How do I keep weight off during the holidays?

Staying Slim During Holidays
1 answer | Last updated: Sep 14, 2016
A fellow caregiver asked...

Since my parents moved into assisted living six months ago, I've been able to take care of myself more. I've even had a chance to exercise and keep weight down. With the holiday season around the corner, I'm afraid the stress of family and parents and the temptation of all those sweets is gonna be enough to throw away all that hard work. What do you guys do to keep extra weight off during holidays?

Expert Answers

Brenda Avadian, brings knowledge, hope, and joy to family caregivers for loved ones with Alzheimer's and dementia. She cared for her father with Alzheimer's and helps families one-on-one and in groups. She is the author of eight books, including the pioneering memoir "Where's my shoes?" My Father's Walk through Alzheimer's and the Finding the JOY in Alzheimer's series. She presents vivid, compelling, and funny keynotes to both professional and family caregiving audiences.

Good for you for focusing on your health after your parents moved into assisted living.

While many of us try to stay thin(ner) during the holidays, most of us won't be successful unless we:

1. Are mindful of what we are eating.

2. Drink only enough alcohol to remain mindful.

3. Enjoy all parts of the meal, but start with a small salad-sized plate.

When you run out of room, you've had enough. So pick what you want to eat, carefully. And while you pick and choose remember how embarrassing it is for us Americans to talk about eating too much when so many around the world are starving. This works to keep me mindful and limits how much I eat.

4. Eat yogurt to help the digestive enzymes.

This will make sure your input (what you eat) easily processes (throughput), so that you can output.

5. Eat colorful foods.

These are both uplifting and healthier for you. Surprisingly, many holiday foods are bland in color--off white (mashed potatoes, turkey, bread, cheesecake) and brown (gravy and even stuffing).

6. Try to take two breaks--one between the appetizers and entree and the other between the main meal and dessert.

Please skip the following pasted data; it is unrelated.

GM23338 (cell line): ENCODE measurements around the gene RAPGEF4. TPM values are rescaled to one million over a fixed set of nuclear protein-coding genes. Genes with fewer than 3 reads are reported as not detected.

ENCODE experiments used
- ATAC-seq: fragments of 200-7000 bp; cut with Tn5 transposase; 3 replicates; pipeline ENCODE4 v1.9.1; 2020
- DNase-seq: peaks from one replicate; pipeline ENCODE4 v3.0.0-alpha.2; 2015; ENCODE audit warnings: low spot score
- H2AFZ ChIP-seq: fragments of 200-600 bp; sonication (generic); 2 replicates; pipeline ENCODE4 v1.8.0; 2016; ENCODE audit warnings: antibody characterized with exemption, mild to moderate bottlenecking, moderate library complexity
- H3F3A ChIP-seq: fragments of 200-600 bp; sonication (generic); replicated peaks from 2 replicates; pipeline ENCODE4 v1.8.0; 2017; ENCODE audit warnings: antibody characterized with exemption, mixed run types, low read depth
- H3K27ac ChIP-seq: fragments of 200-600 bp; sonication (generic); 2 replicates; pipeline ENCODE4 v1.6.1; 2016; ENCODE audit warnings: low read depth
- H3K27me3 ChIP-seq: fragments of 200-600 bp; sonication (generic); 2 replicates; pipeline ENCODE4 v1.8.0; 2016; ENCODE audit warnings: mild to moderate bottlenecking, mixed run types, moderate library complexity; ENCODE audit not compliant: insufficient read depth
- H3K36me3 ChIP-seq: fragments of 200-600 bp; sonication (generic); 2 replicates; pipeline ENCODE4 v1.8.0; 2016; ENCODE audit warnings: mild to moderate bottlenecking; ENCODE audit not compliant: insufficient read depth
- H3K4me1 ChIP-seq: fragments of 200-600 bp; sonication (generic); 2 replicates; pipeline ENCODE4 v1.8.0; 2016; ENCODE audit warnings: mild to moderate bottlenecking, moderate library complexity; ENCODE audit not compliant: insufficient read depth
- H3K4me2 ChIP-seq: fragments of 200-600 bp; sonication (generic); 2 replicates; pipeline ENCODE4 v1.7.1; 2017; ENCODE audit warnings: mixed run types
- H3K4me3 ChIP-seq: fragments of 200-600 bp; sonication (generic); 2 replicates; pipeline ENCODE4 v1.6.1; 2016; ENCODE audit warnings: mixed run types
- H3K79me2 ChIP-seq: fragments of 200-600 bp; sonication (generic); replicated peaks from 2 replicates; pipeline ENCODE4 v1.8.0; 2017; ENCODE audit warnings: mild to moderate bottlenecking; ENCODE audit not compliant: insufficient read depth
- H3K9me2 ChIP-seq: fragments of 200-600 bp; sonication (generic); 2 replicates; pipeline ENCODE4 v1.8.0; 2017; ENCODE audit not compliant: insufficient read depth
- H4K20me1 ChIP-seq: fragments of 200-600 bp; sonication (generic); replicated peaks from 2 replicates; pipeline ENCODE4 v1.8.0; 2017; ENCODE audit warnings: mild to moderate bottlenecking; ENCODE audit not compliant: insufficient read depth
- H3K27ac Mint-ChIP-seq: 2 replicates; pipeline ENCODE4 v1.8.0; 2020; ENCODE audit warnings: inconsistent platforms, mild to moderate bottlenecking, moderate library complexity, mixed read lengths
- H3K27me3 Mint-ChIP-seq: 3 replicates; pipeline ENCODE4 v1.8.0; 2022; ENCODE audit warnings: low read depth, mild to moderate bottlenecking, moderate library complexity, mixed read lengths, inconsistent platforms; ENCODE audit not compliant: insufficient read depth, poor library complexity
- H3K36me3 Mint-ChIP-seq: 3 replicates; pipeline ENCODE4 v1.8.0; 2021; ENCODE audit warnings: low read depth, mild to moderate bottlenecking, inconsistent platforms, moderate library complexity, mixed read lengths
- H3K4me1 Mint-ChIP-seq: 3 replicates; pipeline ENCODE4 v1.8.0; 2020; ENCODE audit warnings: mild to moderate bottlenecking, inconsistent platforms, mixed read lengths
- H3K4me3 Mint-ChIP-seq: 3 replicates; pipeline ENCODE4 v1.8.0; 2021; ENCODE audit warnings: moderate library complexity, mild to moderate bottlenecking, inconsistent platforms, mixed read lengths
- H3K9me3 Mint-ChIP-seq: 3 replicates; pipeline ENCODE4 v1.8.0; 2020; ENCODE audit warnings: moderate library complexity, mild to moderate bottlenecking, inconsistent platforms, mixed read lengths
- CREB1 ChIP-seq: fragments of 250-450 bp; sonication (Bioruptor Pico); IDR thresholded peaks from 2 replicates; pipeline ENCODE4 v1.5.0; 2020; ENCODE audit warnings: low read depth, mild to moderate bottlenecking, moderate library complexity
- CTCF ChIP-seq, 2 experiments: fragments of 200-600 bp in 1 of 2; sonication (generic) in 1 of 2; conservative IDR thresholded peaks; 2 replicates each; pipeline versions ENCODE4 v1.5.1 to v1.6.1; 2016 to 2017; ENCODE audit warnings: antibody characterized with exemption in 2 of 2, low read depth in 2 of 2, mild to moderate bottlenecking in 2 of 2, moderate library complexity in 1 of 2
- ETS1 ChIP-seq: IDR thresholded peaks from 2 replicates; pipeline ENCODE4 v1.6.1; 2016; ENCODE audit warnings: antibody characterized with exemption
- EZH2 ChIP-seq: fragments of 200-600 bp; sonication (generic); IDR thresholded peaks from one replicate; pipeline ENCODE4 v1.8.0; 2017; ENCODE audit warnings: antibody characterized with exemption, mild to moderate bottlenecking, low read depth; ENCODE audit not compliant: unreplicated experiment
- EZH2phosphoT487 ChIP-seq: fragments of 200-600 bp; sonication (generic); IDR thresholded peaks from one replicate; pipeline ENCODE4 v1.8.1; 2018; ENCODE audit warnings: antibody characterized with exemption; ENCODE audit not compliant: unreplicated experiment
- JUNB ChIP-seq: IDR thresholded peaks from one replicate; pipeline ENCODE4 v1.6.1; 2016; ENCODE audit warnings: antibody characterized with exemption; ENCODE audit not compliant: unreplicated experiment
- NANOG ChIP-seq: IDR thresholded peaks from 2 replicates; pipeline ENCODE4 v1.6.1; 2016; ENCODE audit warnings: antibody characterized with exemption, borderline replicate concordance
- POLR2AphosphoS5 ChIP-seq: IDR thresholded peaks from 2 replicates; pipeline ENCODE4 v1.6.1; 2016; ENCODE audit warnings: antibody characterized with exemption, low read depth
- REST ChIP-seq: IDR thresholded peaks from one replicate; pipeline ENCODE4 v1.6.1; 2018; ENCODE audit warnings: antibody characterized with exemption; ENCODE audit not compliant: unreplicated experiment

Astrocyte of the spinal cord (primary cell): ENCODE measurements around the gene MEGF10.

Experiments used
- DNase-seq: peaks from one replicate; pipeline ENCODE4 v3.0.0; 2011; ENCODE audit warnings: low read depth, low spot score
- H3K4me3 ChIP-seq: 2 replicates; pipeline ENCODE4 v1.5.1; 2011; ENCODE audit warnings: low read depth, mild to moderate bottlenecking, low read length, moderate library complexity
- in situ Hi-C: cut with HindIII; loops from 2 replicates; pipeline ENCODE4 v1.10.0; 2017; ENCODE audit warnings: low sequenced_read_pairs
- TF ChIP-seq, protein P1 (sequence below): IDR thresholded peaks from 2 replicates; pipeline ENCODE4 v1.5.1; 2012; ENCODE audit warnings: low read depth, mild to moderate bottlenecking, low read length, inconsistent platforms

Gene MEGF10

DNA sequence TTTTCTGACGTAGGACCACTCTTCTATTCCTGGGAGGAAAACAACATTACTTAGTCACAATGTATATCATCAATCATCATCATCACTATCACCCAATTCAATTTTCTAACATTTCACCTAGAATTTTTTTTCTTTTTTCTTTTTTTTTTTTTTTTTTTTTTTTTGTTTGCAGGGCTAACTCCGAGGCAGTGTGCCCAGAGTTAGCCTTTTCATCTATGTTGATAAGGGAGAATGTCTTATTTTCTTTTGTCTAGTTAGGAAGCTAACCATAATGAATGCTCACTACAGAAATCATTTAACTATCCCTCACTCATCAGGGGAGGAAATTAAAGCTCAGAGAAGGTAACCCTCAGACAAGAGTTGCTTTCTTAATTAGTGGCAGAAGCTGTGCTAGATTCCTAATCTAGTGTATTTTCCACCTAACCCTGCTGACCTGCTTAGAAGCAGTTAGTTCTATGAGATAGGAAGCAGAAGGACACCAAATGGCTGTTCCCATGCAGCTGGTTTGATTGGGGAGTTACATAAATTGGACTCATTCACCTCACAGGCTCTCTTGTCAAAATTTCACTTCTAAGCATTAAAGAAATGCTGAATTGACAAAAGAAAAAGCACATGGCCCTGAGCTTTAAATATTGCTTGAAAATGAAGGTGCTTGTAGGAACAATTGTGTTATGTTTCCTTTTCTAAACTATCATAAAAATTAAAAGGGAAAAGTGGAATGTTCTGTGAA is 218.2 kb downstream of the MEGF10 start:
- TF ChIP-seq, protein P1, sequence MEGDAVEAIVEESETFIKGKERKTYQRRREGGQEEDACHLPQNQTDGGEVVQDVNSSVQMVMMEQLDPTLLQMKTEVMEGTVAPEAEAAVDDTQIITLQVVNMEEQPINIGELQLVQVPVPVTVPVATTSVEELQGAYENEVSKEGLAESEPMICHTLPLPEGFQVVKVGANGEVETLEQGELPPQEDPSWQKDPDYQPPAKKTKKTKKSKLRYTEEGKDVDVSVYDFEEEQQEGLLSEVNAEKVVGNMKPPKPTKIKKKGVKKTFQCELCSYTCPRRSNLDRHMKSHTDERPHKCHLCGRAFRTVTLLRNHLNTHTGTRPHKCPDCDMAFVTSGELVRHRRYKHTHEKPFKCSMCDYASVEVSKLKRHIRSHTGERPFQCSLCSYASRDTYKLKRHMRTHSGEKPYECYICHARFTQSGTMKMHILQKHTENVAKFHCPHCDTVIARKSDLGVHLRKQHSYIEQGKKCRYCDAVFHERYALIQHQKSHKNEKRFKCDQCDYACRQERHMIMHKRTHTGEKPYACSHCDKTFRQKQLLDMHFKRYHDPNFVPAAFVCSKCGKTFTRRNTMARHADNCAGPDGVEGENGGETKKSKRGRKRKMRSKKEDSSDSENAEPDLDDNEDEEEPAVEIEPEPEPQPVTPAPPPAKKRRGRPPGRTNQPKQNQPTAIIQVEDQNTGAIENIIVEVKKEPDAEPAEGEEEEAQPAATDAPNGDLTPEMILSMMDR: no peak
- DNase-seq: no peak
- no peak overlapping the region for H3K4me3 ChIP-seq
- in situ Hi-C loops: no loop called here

When hosting dinners at our home, I always insist on a break between our main meal and dessert. We use this time to clean up, walk any dogs that may have come with visiting families or just take a hike. Guests whose health prevents them from walking go to another room to play games, watch TV, or converse. We sometimes even run the dishwasher to make sure the break is long enough before coming back for dessert.

7. Exercise at least 4 times a week.

Exercise plays such a significant role in weight loss I don't know why I don't do it more often. Plus, it makes us feel sooooo gooood when we're finished.

Know that losing the last 10 pounds is difficult. Losing those last 5 pounds seems almost impossible. But you can do it, if you're patient and make sure that despite the indiscretions of occasional overeating, you keep these 7 tips in mind as your move closer to your goal.

If you remain mindful of how you feel and what you eat, you'll be happier each time you get on the scale.

On a personal note

I began my first diet 3 months ago after jogging and hiking couldn't overcome the effects of a low thyroid and continual eating (add menopause to this mix) and I ended up weighing more than I ever have.

Goal: Lose 16 pounds. Although, I have experienced many ups and downs--visit to Wisconsin and Illinois for the best cheese and deep dish pizza, wine tasting with too many wonderful hors d 'Oeuvres with dinner afterward, and Thanksgiving featuring our first deep-fried turkey, I've managed to lose 11 pounds following most of these 7 tips most of the time. I have 5 more pounds to go.